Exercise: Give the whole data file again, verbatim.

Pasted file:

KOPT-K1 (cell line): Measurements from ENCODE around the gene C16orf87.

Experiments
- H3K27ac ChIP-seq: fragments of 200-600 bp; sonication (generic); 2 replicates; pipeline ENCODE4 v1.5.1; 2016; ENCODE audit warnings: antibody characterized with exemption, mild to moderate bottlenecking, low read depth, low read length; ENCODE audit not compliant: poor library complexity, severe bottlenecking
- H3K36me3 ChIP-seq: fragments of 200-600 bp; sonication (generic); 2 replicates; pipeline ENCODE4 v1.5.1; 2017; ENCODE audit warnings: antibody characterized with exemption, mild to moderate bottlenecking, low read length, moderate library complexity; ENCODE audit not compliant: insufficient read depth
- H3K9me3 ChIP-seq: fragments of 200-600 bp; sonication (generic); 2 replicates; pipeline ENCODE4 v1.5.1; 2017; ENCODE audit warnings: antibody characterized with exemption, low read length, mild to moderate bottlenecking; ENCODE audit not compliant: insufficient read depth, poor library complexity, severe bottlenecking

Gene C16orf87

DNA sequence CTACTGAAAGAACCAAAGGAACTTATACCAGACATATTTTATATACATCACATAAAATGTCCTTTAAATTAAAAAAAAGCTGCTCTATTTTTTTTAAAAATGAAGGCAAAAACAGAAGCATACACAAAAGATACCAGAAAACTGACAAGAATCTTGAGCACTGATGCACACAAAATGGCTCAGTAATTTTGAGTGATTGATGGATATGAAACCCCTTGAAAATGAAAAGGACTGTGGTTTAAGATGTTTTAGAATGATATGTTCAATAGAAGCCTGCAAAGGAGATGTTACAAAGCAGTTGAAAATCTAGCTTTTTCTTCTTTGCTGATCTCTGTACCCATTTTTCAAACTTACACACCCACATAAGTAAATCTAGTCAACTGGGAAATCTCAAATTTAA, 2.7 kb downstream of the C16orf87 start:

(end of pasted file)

KOPT-K1 (cell line): Measurements from ENCODE around the gene C16orf87.

Experiments
- H3K27ac ChIP-seq: fragments of 200-600 bp; sonication (generic); 2 replicates; pipeline ENCODE4 v1.5.1; 2016; ENCODE audit warnings: antibody characterized with exemption, mild to moderate bottlenecking, low read depth, low read length; ENCODE audit not compliant: poor library complexity, severe bottlenecking
- H3K36me3 ChIP-seq: fragments of 200-600 bp; sonication (generic); 2 replicates; pipeline ENCODE4 v1.5.1; 2017; ENCODE audit warnings: antibody characterized with exemption, mild to moderate bottlenecking, low read length, moderate library complexity; ENCODE audit not compliant: insufficient read depth
- H3K9me3 ChIP-seq: fragments of 200-600 bp; sonication (generic); 2 replicates; pipeline ENCODE4 v1.5.1; 2017; ENCODE audit warnings: antibody characterized with exemption, low read length, mild to moderate bottlenecking; ENCODE audit not compliant: insufficient read depth, poor library complexity, severe bottlenecking

Gene C16orf87

DNA sequence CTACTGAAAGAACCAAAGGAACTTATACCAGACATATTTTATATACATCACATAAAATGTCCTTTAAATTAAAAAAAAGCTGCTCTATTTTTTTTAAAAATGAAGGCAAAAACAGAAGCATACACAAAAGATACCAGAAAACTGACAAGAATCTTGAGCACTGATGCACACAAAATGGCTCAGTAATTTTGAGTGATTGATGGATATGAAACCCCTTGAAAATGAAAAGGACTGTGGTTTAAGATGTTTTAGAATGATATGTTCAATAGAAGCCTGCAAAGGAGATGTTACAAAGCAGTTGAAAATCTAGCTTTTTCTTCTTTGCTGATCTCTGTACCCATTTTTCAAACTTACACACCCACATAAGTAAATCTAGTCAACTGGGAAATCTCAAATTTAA, 2.7 kb downstream of the C16orf87 start: